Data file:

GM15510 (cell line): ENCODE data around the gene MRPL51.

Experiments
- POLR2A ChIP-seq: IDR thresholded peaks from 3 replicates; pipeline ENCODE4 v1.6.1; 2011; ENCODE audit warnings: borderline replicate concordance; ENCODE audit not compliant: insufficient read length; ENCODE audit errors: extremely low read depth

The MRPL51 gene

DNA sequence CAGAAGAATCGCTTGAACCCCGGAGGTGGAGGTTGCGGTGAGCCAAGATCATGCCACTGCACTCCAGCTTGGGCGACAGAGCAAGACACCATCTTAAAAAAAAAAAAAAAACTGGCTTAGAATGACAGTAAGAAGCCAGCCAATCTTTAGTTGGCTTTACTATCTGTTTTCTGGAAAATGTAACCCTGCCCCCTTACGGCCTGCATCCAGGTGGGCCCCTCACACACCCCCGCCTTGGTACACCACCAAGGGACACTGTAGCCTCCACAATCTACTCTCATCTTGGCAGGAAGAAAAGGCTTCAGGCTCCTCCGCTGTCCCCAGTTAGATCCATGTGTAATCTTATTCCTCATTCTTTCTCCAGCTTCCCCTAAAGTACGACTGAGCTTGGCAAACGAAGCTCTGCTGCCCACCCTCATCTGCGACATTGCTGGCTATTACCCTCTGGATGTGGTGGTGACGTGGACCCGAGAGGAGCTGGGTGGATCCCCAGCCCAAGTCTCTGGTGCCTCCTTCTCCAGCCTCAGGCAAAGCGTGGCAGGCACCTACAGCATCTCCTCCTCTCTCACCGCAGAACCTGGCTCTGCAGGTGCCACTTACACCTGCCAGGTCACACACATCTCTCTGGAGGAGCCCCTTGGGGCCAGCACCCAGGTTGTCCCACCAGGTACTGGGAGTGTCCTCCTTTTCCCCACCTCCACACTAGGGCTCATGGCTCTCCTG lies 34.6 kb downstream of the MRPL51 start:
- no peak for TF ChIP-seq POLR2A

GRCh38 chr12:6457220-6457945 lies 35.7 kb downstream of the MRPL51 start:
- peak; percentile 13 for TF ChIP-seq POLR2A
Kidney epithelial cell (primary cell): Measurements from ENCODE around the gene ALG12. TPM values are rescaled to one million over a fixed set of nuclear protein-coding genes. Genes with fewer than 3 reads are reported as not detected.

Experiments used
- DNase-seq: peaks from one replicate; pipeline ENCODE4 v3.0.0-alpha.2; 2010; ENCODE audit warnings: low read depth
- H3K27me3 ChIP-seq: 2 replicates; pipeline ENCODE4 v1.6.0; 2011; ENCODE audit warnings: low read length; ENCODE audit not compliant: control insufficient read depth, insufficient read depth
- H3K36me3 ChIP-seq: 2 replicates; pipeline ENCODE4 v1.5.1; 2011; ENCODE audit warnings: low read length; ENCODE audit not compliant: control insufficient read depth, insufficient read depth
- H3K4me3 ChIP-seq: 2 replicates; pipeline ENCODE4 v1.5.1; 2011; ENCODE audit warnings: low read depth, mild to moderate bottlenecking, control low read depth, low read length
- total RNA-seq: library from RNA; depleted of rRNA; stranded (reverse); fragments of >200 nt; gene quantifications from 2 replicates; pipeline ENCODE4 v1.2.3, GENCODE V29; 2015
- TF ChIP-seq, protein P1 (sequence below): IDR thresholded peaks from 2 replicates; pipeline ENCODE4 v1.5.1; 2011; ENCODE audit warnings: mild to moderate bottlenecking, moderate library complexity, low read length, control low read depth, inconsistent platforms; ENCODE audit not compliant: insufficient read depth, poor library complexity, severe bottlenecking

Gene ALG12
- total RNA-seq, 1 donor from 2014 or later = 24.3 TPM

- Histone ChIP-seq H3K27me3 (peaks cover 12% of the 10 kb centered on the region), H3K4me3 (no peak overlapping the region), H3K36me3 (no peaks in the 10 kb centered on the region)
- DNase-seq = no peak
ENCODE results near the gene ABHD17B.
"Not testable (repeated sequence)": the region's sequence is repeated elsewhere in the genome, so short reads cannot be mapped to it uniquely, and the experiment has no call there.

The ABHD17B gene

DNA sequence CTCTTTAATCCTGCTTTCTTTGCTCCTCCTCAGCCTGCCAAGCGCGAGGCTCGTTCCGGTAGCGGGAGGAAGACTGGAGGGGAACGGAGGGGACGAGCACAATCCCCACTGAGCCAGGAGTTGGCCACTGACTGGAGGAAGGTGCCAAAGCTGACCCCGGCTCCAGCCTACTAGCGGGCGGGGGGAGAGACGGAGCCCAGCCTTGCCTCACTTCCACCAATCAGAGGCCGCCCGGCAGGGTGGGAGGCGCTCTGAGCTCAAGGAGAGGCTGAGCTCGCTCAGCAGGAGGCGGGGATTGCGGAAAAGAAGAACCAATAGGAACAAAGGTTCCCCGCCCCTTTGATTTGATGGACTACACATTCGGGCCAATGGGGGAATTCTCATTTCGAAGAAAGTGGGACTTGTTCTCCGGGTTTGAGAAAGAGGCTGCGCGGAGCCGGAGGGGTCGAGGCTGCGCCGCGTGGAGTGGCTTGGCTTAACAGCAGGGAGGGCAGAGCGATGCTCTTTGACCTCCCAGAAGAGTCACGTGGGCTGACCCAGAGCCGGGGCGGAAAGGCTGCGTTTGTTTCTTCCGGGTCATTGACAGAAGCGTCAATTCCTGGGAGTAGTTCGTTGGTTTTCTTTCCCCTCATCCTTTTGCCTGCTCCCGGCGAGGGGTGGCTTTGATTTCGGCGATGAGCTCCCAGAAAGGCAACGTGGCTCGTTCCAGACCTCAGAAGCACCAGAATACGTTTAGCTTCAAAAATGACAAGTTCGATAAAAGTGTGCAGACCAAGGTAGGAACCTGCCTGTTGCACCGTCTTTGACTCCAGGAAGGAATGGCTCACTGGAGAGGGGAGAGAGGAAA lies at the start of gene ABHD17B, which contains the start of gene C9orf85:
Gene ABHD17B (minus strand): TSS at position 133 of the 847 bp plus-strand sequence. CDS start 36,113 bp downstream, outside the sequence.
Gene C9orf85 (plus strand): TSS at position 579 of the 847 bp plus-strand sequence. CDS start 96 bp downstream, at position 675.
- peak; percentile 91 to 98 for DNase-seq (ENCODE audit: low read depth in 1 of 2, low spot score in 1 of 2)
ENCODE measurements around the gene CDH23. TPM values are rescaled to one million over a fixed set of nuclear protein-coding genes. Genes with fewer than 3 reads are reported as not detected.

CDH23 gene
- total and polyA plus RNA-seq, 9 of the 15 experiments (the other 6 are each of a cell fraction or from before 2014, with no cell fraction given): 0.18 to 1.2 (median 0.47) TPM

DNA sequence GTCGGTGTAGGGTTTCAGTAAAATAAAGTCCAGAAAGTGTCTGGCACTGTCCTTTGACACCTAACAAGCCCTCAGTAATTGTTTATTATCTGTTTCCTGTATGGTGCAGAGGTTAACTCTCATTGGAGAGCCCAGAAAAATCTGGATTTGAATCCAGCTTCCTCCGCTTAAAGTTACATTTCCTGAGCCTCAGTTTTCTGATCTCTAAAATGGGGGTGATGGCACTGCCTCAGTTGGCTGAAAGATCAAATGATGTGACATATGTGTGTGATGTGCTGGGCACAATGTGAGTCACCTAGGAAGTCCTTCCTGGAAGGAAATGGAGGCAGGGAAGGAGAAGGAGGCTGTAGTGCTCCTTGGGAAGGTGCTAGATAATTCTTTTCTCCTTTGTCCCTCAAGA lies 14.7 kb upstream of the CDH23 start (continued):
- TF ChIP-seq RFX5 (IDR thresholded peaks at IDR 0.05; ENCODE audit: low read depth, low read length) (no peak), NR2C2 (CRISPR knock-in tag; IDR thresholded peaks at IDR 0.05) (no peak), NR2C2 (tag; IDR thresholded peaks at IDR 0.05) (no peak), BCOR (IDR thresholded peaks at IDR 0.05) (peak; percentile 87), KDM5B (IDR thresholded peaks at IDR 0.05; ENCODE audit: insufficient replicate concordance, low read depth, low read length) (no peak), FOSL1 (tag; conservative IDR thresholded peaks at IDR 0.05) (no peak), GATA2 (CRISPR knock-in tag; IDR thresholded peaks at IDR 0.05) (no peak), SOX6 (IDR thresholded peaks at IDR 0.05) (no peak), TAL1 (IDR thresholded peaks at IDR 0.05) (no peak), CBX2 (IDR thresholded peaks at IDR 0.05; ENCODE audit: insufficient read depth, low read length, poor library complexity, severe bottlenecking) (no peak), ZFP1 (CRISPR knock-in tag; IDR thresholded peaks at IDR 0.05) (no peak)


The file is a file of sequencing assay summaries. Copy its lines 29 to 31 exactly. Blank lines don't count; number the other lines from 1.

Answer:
CDH23 gene
- total and polyA plus RNA-seq, 9 of the 15 experiments (the other 6 are each of a cell fraction or from before 2014, with no cell fraction given): 0.18 to 1.2 (median 0.47) TPM

DNA sequence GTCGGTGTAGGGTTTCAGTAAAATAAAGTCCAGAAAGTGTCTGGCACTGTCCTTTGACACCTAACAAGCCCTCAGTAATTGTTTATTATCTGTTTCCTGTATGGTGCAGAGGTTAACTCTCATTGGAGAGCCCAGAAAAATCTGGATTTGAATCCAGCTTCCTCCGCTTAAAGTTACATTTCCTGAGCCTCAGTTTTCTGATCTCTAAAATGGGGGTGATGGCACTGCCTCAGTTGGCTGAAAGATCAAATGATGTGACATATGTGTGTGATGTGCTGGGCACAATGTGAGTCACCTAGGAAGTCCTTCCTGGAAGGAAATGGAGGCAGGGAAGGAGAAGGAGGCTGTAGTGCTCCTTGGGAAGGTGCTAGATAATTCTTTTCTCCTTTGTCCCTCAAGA lies 14.7 kb upstream of the CDH23 start (continued):